Lazarius Miller: Opening the door of opportunity
Lazarius Miller is a senior majoring in biological sciences from Detroit, Mich., and a College of Natural Science Dean’s Research Scholar.
September 26, 2011, was the day that I was accepted to Michigan State University. On this day, I had no idea of what was to come, but I felt opportunity was there. On this same day, I also did not know my lifelong dream of being an educator would start to be more within reach. I was notified about a great opportunity in the MSU College of Education for people who wanted to be teachers. The Urban Educators Cohort Program was the support system I was looking for in going to college. A cohort of people who want to teach in inner cities just as myself. I applied immediately and was not only granted admission, but also a scholarship.
As the time passed, I was also invited to become a member of the Charles Drew Research Scholars Program. This invitation indeed made me feel special because I was going to be in a cohort of other students that had majors in the MSU College of Natural Science. I thought about the classes we would have together and the life long bonds we would forge. The Drew Program had also moved to Rather Hall in the Brody Neighborhood that summer, so it was definitely a plus to have Brody as my primary dinning facility.
When I stepped foot on campus in August 2012, I had a mission to be the best and to be myself. I had no idea what I had gotten myself into by coming to MSU. I was involved in ASMSU Freshman Class Council, Drew Student Organization, regularly attended United Brody Black Caucus, a Sparty’s Barista, I was active in the Urban Educator’s Cohort Program, and I had 14 credits. I enjoyed mostly every part of my first year, from the friends I met on my floor to the people that became my friends from classes, work and organizations. I wanted different experiences that would compliment my Spartan experience and allow me to positively impact my community.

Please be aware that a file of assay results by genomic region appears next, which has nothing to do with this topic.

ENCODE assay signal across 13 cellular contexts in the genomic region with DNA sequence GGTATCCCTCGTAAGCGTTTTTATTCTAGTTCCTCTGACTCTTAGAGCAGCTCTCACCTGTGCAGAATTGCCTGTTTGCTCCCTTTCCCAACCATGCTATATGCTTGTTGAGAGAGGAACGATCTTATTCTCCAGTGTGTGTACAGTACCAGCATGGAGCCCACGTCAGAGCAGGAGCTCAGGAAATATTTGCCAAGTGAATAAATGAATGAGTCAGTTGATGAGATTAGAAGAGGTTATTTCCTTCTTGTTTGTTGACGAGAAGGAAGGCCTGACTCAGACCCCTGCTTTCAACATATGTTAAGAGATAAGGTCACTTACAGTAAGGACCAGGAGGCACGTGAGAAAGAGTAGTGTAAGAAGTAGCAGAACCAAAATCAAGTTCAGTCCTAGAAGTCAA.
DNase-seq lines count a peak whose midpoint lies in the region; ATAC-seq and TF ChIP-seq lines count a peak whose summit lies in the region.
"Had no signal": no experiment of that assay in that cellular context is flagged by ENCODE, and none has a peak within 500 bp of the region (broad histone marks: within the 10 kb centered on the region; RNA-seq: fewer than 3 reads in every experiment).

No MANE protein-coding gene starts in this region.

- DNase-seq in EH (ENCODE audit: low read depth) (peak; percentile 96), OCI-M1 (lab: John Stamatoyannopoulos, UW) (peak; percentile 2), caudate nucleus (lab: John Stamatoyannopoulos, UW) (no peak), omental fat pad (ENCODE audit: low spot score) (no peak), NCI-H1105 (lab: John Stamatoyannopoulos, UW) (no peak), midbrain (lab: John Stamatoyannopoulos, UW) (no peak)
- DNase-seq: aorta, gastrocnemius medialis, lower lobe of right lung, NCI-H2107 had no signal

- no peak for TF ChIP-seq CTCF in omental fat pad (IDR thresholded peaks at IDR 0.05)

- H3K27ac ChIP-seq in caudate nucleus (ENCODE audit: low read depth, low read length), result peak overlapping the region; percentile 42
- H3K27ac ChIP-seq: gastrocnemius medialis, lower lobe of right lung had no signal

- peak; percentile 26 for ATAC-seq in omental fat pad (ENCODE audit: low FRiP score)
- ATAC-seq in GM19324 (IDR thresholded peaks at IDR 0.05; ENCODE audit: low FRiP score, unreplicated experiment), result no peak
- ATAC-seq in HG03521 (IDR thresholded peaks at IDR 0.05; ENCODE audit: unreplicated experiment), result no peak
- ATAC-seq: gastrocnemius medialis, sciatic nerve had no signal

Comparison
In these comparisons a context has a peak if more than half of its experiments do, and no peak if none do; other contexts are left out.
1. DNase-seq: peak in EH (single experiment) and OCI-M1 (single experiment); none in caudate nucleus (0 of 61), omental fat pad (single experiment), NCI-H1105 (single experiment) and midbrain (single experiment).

Going into my second year, my interest had not changed much. I had the opportunity to explore my question of how could religious beliefs affect students’ decisions to study science through my position as an undergraduate researcher with Dr. Louise Mead in the BEACON Center for the Study of Evolution in Action. I also served as an undergraduate research apprentice with, now, Dr. Christine Sprunger at the Kellogg Biological Station, where I looked for the amount of carbon in soil plots in the Great Lakes Bioenergy Research Center. Both of these experiences, and my coursework on campus and at KBS, got me to think about how I would be able use my environment to teach my students about science that affects them.
In my third and fourth years, my interest started to shift to the realm of College Student Affairs. In my first year as a resident assistant (RA), I was able develop a strong community of support, comradery and purpose with my residents. My AC3s (Aces) pushed me to become a better leader and role model. In my second year as an RA (current) I am working to continue the work that I started last year with my AC3s and looking for mutual learning opportunities for us to develop into productive and diverse young professionals. My role as a Brody REHS Service Center supervisor increased my interest in customer service, staff supervision and community engagement.
Last year, I was selected among a select group of students in the College of Natural Science to represent undergraduate research. As a Dean’s Research Scholar, I have the opportunity to communicate my research and interest to alumni, but I also have an unspoken platform for other students of color to get involved with the college and be represented in this prestigious group. These three unique appointments, along with the NatSci Dean’s Advisory Council and working with the College of Education Student Success Task Force has prompted me to think about how colleges support their students in their education development, as well as how academic colleges could be more intentional with the recruitment, retention and graduation of their students, especially students of color.
I never thought that I would have gotten such a rich experience, but my time here is not yet over, and I am thankful for all the faculty, staff and students that I have had the pleasure of meeting through ASMSU, Drew, REHS, UECP, Deans Research Scholars and the Colleges of Education and Natural Science. I hope to connect my passion for K12 Education and my love for College Student Affairs to provide unique and diverse experiences to inner city youth.